the most precious resource
on december 21
and on december 22
we exhale, assured
that today there is more of it
and tomorrow even more and
more after that,
until the world is
aflame with redemption.
These words of Jesus' came in the midst of a confusing time, a deciding time, in which those who had been hearing his teachings and believed him had to decide whether they valued their own convictions over the praise of men (Pharisees). His words are a statement of hope for those struggling to break out of the chrysalis of expectations their Jewish world had built around them.
Yet, only days later this hope appeared to end as Jesus died a criminal's death. But as we know, this end was not in fact the end, but a fulfillment; it was not just the death of Jesus but the death of death's ultimate power over humanity.
This story of hope is familiar to us, as are Jesus' words about light. But on the Saturday before the resurrection, it was not yet a story of hope. It was a story of darkness.
Often the story of our world seems like a story of darkness. In Advent, a season of waiting and longing in our chrysalis for the light to break through, the weather and the church calendar can appear to agree: the world is bleak and dark.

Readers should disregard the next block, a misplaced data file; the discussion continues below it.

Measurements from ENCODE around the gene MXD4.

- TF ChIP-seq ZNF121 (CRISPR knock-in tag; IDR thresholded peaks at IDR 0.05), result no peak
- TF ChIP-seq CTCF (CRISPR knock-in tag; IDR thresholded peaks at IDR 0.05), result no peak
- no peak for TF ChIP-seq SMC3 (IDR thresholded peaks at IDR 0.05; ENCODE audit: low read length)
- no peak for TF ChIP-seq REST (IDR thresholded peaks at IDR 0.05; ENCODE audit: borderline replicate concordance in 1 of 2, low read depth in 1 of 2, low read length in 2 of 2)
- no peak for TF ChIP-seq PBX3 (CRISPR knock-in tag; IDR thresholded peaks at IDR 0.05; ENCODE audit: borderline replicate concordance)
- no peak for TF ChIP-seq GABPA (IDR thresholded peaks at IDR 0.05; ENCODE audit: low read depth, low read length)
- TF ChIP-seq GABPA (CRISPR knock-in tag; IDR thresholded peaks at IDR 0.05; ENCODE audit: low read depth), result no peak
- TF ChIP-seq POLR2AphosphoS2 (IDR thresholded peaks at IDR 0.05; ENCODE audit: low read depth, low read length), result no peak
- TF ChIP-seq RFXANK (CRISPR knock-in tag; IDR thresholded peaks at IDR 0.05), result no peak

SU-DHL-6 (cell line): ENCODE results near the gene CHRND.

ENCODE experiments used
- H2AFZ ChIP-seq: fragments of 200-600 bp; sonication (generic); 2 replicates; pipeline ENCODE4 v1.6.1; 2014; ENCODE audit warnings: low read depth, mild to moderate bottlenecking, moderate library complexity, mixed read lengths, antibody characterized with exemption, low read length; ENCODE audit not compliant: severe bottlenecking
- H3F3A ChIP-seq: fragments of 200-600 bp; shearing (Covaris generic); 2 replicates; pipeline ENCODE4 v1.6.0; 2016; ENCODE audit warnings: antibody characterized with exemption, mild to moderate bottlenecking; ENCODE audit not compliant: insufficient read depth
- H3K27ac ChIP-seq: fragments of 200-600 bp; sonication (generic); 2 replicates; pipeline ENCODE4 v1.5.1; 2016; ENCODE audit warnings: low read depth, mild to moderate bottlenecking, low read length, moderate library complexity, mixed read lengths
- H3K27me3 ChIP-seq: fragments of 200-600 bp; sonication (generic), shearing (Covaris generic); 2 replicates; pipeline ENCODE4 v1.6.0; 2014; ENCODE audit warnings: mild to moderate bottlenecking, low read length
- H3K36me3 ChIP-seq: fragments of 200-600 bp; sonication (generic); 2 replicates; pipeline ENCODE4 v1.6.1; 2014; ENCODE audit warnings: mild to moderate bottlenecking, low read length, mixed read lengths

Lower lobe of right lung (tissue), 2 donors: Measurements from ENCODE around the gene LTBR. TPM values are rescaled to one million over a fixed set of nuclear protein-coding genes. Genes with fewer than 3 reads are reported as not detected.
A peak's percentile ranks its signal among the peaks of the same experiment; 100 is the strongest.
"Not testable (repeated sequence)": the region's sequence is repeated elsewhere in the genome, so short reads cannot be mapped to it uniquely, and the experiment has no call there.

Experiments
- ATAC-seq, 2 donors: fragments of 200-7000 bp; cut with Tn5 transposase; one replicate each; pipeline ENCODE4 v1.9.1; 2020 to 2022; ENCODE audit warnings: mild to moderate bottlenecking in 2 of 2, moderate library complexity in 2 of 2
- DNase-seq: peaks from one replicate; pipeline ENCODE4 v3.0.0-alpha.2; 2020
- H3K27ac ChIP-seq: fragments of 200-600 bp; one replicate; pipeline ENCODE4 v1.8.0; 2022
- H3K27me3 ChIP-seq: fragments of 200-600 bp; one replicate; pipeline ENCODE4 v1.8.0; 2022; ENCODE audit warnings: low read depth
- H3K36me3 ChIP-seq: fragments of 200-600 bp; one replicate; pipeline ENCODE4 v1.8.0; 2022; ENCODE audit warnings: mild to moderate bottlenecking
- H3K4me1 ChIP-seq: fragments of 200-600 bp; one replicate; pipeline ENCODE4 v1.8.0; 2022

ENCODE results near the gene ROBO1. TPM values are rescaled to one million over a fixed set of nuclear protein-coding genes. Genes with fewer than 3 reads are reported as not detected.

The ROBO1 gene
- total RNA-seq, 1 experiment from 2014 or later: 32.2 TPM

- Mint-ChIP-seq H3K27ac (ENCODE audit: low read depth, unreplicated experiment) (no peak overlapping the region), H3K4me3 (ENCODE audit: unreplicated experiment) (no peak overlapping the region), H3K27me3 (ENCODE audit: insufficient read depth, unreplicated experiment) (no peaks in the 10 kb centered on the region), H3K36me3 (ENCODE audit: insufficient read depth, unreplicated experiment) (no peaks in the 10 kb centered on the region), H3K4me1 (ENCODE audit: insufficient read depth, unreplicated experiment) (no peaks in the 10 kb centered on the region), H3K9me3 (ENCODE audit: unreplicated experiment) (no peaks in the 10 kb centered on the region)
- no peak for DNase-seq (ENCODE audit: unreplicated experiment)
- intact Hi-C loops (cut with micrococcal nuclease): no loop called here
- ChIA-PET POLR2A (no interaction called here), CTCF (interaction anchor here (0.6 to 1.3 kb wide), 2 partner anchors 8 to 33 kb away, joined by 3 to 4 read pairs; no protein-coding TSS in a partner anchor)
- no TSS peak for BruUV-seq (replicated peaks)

But December 21st, the winter solstice and darkest day of the year, is like the Saturday before the resurrection. Except unlike the disciples in the first century who weren't sure what the next day would hold, we know! Even when we don't see evidence of what is hoped for, the complete restoration and redemption of the world, we know Jesus has come - and so we hope and we wait for the light to increase. We bask in hope like the light of the sun, which we cannot create, but only behold and enjoy.
The light is coming, the light has come, the light is growing longer and brighter every day. Jesus is the light. He is coming, he has come, and he will come again. On literal and figurative winter solstices, let us remember he is still at work in the world. Let us be people who love the light, who live in the light, and anticipate the amplification of it.
BY SALLIE MCCANN
Sallie lives and works in Lancaster, Pa. She loves the natural world, reading, writing, walking, and her fiancé. Her undeniable passions are Mary Oliver, tea, and talking.